The Pell Institute for the Study of Opportunity in Higher Education Receives $250,000 Grant from the Lumina Foundation to Explore Perceptions of Postsecondary Credentials among Black, Latinx, and Indigenous Learners

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WASHINGTON, D.C. – The Pell Institute for the Study of Opportunity in Higher Education, the research arm of the Council for Opportunity in Education (COE), announced today that it had received a transformative $250,000 grant from Lumina Foundation.

This generous grant will empower the Pell Institute to embark on a groundbreaking research project to explore the perceptions of Black, Latinx, and Indigenous learners regarding the value of associate, bachelor’s, and master’s degrees and other post-high school credentials. The Pell Institute will conduct the research in collaboration with the University of California, Berkeley.

The research aims to shed light on the unique experiences, challenges, and opportunities Black, Latinx, and Indigenous learners face in pursuing higher ed credentials. With its longstanding commitment to comprehensive research and analysis, the Pell Institute will delve into the complex factors that influence how individuals from these communities perceive the value of credentials across different types of institutions.

Terry Vaughan III, vice president of research at COE and director of the Pell Institute, expressed sincere gratitude for Lumina’s support, stating, “We are honored and thrilled to receive this significant grant because the research funding will enable us to deepen our understanding of the factors that shape the perceptions of post-high school credentials among Black, Latinx, and Indigenous learners. By uncovering invaluable insights, we can contribute to the broader conversation on equitable access and success in higher education.”

Maureen Hoyler, president of COE, highlighted the significance of this collaboration, stating, “We are excited to partner with Lumina on this vital research endeavor. If we know more about what students of color see as valuable in college attainment, colleges will have valuable insights to improve the enrollment and graduation of students from these groups.”

This innovative research project represents a significant step toward eliminating the educational disparities Black, Latinx, and Indigenous learners face. Data from Lumina’s A Stronger Nation database shows that among individuals between the ages of 25-64, only 34.2% of African Americans, 27.8% of Hispanics, and 25.4% of Native Americans and Alaska Natives attained a postsecondary credential, as compared to 50.2% of whites, based on 2021 population statistics.

The Pell Institute and COE are deeply committed to utilizing the knowledge gained from this project to support post-high school credential attainment rates and ensure that all students have equal access to quality education, regardless of their background.

The research conducted by the Pell Institute will culminate in a comprehensive report highlighting findings from the study. The report will also serve as a valuable resource for policymakers, educators, researchers, and stakeholders in the education community, providing them with actionable insights to enhance access, equity, and success in higher education.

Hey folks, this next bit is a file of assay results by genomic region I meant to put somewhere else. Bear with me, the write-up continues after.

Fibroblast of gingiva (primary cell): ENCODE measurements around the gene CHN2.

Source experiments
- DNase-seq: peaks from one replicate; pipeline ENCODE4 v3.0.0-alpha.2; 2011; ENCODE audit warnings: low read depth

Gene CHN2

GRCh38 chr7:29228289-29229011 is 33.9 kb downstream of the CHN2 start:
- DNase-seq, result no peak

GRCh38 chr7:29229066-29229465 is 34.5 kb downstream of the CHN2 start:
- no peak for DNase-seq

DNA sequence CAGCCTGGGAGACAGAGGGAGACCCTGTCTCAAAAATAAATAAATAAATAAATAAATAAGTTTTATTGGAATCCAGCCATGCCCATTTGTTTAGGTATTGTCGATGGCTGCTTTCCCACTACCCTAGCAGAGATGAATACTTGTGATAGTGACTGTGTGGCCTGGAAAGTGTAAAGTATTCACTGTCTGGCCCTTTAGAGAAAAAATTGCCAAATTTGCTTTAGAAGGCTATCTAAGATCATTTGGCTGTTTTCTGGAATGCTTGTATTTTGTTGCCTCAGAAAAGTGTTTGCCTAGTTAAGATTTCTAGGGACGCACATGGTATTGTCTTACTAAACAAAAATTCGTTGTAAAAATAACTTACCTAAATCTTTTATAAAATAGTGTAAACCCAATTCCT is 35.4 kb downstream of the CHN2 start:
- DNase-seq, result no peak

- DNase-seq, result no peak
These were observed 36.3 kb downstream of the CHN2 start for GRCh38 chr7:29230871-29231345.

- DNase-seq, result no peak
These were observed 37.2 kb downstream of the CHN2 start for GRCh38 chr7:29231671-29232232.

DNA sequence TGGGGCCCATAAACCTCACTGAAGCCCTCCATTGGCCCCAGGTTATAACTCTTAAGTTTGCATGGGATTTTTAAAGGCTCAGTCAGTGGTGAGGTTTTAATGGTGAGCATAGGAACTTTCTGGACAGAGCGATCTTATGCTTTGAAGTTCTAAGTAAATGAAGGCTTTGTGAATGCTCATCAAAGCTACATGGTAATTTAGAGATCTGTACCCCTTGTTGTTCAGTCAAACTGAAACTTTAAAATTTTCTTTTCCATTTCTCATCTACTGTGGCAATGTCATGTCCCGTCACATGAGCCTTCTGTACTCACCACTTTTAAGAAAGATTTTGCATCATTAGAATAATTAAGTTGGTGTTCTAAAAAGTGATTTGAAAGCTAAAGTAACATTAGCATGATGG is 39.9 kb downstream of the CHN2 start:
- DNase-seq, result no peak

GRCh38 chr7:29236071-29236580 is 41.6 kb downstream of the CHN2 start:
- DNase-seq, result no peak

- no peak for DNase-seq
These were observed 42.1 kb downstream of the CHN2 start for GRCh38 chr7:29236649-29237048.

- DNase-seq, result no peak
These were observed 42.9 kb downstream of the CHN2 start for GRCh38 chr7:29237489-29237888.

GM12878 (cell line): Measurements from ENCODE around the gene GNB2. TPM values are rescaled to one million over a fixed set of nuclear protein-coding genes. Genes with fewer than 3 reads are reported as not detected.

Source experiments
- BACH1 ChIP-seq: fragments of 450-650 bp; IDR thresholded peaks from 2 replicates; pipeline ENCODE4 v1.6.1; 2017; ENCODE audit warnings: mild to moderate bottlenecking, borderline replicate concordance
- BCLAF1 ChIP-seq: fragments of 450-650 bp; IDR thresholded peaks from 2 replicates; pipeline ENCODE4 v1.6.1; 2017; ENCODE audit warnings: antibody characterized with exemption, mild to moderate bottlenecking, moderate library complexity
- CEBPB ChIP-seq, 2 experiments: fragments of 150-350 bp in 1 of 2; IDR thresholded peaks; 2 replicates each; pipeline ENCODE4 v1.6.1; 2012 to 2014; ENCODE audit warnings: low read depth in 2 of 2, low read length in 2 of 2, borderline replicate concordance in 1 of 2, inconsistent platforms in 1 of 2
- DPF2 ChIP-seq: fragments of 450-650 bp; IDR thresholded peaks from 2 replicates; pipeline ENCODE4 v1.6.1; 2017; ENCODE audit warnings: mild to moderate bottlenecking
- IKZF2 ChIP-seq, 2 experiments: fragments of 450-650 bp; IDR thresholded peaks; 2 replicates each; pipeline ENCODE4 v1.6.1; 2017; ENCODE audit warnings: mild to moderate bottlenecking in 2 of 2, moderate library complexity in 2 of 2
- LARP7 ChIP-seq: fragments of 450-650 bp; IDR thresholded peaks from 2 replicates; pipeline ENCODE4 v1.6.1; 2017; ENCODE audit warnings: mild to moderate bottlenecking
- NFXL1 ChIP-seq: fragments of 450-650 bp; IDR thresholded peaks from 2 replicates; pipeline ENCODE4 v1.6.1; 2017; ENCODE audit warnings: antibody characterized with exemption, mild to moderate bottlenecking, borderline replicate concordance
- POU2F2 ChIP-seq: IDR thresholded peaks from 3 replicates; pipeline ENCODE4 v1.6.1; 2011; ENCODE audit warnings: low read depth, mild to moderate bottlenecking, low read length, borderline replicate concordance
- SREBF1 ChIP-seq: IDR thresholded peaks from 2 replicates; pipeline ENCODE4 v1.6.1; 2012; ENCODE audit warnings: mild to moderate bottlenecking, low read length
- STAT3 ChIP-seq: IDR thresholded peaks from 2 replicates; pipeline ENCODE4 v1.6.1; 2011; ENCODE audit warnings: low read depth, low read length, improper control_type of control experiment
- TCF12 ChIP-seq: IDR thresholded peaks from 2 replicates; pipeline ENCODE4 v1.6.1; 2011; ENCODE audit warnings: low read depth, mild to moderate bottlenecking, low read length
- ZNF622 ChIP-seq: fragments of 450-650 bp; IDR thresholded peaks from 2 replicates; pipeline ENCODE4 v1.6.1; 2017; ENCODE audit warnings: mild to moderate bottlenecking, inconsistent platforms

In addition to the report, the Pell Institute plans to host a webinar presentation to share the key findings with a broader audience. The webinar aims to foster meaningful dialogue and inspire collaborative efforts among policymakers, educators, and stakeholders to create a more equitable postsecondary education landscape for all learners.

For more information about the Pell Institute for the Study of Opportunity in Higher Education, please visit


About the Pell Institute for the Study of Opportunity in Higher Education: 

The Pell Institute is a renowned research center focused on bringing clarity to questions of equity to advance knowledge on educational opportunity, equity, and attainment in postsecondary education. The Institute conducts in-depth research, analysis, and policy development to inform policymakers, educators, and stakeholders about effective strategies for promoting educational access and success for first-generation and low-income students.

About the Council for Opportunity in Education: 

The Council for Opportunity in Education (COE) is a nonprofit organization established in 1981, dedicated to expanding college opportunities for low-income, first-generation students and students with disabilities. Through its myriad membership services, the Council works with colleges, universities, and agencies that host federal TRIO programs that help more than 800,000 low-income students and students with disabilities each year receive college access and retention services.

About the Lumina Foundation:

Lumina Foundation is an independent, private foundation in Indianapolis committed to making opportunities for learning beyond high school available to all. The foundation envisions a system that is easy to navigate, delivers fair results, and meets the nation’s talent needs through a broad range of credentials. Lumina aims to prepare people for informed citizenship and success in a global economy.

Media Inquiries

For media inquiries or to arrange an interview, please contact Terrance L. Hamm, associate vice president of communications and marketing at the Council for Opportunity in Education via email at [email protected] or call (202) 347-7430.

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